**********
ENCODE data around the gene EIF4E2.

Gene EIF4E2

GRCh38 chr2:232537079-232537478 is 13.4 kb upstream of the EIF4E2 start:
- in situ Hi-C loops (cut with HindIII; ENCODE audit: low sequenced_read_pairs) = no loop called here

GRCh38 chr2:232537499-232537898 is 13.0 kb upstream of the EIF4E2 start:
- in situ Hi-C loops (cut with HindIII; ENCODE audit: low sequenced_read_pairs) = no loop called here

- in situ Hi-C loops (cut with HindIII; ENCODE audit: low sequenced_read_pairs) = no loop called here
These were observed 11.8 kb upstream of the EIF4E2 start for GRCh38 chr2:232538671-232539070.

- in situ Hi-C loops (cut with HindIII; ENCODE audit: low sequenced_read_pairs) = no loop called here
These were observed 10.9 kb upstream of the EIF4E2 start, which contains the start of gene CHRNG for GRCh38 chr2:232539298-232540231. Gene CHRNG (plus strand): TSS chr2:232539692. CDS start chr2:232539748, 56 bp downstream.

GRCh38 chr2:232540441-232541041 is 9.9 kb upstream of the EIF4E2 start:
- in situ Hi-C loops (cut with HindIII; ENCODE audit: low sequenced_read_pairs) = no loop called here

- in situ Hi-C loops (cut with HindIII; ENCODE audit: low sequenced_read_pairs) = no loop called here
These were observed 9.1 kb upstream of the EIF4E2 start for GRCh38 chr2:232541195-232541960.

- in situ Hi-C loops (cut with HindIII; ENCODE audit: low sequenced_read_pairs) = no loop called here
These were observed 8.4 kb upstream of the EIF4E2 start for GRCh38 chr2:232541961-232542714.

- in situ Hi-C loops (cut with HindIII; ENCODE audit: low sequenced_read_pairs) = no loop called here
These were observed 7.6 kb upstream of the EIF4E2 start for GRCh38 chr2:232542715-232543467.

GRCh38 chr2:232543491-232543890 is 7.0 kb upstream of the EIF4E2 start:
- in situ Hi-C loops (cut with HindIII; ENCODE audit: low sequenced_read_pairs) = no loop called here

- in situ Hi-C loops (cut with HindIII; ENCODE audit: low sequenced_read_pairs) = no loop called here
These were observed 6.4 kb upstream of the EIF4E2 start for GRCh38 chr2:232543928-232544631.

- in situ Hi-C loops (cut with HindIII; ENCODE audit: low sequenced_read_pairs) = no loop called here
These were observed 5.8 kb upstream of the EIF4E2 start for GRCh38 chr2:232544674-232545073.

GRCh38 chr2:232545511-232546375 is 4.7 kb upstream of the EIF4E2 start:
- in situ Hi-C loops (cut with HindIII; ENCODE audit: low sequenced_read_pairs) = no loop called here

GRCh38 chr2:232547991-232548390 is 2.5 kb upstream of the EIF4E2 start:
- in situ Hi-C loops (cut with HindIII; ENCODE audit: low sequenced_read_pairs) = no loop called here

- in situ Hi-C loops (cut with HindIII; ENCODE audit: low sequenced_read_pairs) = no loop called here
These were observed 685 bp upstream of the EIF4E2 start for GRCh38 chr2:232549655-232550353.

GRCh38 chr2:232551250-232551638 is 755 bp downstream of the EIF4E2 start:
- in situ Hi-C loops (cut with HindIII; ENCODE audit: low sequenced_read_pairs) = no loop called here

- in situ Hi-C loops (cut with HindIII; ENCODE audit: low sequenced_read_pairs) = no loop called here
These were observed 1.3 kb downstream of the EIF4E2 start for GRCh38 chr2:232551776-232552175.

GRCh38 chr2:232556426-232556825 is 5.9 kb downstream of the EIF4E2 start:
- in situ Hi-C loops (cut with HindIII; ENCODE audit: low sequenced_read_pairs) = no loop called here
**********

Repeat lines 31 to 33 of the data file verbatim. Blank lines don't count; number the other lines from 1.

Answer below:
GRCh38 chr2:232551250-232551638 is 755 bp downstream of the EIF4E2 start:
- in situ Hi-C loops (cut with HindIII; ENCODE audit: low sequenced_read_pairs) = no loop called here

- in situ Hi-C loops (cut with HindIII; ENCODE audit: low sequenced_read_pairs) = no loop called here